Why the Student Loan Crisis Is Everyone’s Problem

Journal of Financial Planning: January 2020


Joseph Orsolini, president of College Aid Planners Inc., is an expert in college planning who specializes in the unique financial needs of parents who plan on sending their children to college. He helps families of all income levels with the college planning process, college savings, tax preparation, and retirement advice. As a nationally respected authority on college planning, he has been featured in The Wall Street Journal, Bloomberg, Kiplinger’s, FOX Business, Savingforcollege.com​, U.S. News & World Report, and others.

As a financial planner, you’ve probably encountered plenty of concerned clients with high school kids. These parents have been bombarded with depressing news about skyrocketing student loan debt in recent years. Many of them are wringing their hands wondering how they and their children will ever be to able afford college.

Should these clients be worried? Absolutely. Should their kids be alarmed? Of course. But these folks are not the only ones who should be concerned. We all should be. After all, the student loan bubble is becoming every American’s problem.

Startling Statistics

I work in the college planning business. So when I read the news, I pay close attention to certain stories. Lately, I keep stumbling across startling statistics about folks born between 1982 and 2004. As you know, this is the millennial generation. Today, most millennials are in their mid-20s to mid-30s. Let’s take a look at a few of these millennial stats.

Restaurant spending and car purchases plummet. Historically, 25- to 34-year-olds were the No. 1 spending group in restaurants. In past decades, these young professionals were eating out all the time. However, since 2012, this age group has plummeted to the bottom of restaurant spending. They are now dead last.1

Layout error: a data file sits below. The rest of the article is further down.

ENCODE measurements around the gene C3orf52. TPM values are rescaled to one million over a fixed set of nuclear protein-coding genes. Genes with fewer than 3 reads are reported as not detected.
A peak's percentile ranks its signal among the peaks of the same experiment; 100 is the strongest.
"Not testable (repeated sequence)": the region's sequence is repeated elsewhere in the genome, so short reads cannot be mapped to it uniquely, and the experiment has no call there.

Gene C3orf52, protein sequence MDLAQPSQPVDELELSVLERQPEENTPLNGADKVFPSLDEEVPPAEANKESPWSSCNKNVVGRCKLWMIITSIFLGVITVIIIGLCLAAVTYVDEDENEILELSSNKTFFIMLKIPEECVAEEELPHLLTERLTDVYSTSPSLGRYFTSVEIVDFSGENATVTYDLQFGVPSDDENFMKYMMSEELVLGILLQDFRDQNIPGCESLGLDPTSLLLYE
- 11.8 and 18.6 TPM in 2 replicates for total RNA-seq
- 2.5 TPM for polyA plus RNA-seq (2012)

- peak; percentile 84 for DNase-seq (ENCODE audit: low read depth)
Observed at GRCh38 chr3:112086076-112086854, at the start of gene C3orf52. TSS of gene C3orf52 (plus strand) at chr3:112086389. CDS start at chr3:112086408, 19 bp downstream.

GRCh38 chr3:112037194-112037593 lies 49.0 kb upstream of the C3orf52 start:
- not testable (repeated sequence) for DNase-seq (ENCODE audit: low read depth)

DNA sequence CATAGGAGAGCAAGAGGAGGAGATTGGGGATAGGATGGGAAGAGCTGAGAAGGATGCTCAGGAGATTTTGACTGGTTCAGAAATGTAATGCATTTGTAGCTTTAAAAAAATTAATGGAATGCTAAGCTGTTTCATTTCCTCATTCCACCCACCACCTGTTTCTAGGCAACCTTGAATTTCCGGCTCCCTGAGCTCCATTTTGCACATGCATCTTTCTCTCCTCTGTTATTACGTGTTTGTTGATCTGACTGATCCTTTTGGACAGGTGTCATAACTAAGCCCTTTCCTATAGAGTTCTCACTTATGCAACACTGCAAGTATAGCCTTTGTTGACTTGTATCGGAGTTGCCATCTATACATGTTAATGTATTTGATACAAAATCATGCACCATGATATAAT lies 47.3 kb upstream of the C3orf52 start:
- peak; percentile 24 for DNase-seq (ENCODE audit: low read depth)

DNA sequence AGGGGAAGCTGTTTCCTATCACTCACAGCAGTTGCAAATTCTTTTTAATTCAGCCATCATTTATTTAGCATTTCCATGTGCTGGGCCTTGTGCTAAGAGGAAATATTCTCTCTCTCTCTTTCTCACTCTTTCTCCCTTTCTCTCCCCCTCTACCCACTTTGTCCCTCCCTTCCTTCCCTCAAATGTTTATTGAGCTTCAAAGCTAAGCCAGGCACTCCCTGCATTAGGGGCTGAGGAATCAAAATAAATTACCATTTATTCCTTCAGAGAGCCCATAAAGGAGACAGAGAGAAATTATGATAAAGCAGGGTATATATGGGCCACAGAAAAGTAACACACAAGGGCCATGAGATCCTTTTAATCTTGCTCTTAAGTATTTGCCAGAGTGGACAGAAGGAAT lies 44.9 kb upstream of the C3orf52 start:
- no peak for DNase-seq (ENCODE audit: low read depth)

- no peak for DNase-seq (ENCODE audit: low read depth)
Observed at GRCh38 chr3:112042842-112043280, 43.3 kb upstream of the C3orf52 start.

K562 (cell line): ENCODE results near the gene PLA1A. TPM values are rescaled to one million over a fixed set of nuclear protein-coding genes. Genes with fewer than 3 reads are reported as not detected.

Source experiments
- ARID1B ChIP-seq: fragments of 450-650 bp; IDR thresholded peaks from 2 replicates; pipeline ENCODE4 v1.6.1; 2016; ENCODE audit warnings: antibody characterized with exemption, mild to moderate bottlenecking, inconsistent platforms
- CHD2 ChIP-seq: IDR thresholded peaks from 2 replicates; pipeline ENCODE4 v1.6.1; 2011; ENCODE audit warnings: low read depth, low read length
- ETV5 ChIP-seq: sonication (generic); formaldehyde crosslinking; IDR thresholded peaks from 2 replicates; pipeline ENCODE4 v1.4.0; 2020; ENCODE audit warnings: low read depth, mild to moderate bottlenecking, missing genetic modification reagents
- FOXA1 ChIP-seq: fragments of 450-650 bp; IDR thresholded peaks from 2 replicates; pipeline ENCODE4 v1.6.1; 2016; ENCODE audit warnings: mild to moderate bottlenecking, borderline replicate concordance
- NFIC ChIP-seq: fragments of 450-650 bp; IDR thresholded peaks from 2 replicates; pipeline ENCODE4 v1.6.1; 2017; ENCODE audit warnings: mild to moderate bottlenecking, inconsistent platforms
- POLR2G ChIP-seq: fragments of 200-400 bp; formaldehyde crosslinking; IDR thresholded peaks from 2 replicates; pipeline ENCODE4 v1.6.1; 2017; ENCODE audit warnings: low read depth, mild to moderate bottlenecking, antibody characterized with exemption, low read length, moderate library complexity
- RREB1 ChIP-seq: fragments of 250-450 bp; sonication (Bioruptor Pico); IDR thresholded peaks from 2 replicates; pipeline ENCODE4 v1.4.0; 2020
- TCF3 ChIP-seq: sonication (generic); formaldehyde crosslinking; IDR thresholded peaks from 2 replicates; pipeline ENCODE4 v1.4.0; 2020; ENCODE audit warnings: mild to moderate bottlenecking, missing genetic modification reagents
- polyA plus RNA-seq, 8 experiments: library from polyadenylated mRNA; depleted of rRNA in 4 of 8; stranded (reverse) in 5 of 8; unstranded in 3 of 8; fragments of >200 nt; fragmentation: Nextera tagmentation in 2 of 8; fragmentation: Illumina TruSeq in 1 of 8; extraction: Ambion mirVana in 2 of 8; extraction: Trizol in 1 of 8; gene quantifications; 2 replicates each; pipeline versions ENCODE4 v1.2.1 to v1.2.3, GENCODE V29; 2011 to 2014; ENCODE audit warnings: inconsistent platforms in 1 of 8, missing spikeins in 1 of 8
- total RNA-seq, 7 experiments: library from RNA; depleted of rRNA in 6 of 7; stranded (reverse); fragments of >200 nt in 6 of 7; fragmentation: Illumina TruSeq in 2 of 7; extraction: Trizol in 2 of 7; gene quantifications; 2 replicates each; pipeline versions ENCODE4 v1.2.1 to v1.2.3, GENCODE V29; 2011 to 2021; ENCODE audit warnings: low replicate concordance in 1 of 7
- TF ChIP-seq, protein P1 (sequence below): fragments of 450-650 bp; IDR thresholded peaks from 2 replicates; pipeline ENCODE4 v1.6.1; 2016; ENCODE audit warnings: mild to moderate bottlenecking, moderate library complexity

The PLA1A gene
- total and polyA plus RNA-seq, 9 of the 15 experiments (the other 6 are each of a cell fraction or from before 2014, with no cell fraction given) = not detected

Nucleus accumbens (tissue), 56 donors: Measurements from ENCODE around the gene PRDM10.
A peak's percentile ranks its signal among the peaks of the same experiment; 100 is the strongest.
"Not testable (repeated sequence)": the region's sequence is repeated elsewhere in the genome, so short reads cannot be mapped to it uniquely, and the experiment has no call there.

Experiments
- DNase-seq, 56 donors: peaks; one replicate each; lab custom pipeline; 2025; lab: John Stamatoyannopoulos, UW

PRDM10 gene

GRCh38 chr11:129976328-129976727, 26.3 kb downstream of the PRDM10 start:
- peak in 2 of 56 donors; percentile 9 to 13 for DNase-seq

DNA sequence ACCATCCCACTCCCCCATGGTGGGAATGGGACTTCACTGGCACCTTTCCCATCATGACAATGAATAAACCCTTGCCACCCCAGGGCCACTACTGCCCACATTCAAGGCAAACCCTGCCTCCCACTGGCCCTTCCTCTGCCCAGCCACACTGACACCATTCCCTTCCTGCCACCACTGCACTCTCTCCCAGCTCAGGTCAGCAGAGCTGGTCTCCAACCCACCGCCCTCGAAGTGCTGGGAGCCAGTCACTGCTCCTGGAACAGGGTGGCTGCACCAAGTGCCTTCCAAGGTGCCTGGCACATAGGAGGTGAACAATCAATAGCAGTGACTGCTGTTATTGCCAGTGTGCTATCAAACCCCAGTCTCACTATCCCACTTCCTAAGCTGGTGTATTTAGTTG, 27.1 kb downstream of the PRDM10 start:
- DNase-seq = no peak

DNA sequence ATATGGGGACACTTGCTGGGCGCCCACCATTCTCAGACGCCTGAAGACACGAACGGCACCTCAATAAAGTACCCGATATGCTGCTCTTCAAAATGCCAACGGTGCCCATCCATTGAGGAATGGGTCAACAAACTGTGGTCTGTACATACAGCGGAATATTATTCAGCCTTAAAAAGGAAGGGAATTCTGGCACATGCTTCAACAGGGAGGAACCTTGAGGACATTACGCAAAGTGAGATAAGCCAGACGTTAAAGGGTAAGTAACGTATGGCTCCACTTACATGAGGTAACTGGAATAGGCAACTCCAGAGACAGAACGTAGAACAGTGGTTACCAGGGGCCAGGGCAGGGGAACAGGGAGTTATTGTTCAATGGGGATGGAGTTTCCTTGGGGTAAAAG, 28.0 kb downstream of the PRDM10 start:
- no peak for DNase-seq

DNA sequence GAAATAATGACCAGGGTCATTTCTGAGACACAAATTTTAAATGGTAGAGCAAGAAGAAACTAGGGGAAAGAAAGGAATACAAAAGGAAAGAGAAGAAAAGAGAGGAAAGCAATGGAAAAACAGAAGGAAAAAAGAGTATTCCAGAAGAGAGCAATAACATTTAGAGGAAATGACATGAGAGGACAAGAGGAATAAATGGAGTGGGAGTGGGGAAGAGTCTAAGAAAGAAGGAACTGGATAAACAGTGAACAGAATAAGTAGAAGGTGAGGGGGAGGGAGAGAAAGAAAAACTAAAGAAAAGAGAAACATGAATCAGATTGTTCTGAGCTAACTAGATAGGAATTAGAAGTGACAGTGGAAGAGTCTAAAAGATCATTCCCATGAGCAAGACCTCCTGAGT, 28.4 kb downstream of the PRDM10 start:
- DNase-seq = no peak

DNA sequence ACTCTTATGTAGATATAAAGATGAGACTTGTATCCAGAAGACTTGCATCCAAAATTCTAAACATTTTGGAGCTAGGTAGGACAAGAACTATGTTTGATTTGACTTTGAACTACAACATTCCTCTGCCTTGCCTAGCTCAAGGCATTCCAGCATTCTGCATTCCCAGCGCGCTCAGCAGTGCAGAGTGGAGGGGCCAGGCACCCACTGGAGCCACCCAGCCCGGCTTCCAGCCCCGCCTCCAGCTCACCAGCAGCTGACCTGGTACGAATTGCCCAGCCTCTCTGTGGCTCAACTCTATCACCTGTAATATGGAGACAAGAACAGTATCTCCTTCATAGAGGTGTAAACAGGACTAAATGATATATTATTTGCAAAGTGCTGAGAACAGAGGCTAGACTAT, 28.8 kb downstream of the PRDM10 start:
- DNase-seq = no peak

Is it because this generation has adopted healthier, more “socially responsible” eating habits? Perhaps. Yet there are plenty of restaurants out there that appeal to this group, from sustainable farm-to-table eateries to organic and vegan bistros. Even fast food chains are offering more nutritious menu options these days. I believe this trend is more about the lack of disposable income.

Here’s another interesting statistic: millennials drive 23 percent fewer miles and buy 11 percent fewer cars than Gen-Xers, the generation before them, according to a report from the U.S. PIRG Education Fund.2 Are millennials being more environmentally conscious by walking, biking, or taking public transportation? Sure, some of them. But perhaps most of them simply cannot afford a car.

The boomerang generation. A mind-blowing number of millennials (who are grown adults now, mind you) are still living at home. According to the U.S. Census Bureau, 35 percent of 18- to 34-year-olds are living with their parents.3 This is why the group is often called the “boomerang generation.”

When you live at home with your parents, you don’t have a car, and you can’t afford to eat out at a restaurant, you probably don’t score many dates. If you aren’t dating, you don’t get married. What’s the result? The U.S. now has the highest average first-time marriage age in national history: 28 for American women and 29.8 for American men. That’s up from age 22 for women and 24.7 for men in 1980.4

All joking aside, millennials are capable of scoring dates, and many of them are in long-term relationships. However, it seems this generation is making the conscious decision not to get married. These young couples are opting to live together, but they are postponing or altogether bypassing marriage. About 15 percent of unmarried young adults (ages 18 to 34) are living with a partner, according to the Census Bureau.5 It’s probably no coincidence that we may have the lowest fertility rates in this country since the 1950s.6

Real estate reality. Here’s another interesting fact: historically, after American couples get married and have kids, they buy houses. In past generations, people typically bought their first house at age 31 or 32.7 However, in this age group today, fewer people are getting married and having kids. Most of them can’t afford (or aren’t interested in) a pricey McMansion in the suburbs. It’s a slow creep right now, but I predict in the next three to four years, this will be the next bubble to burst. The real estate market is going to plummet.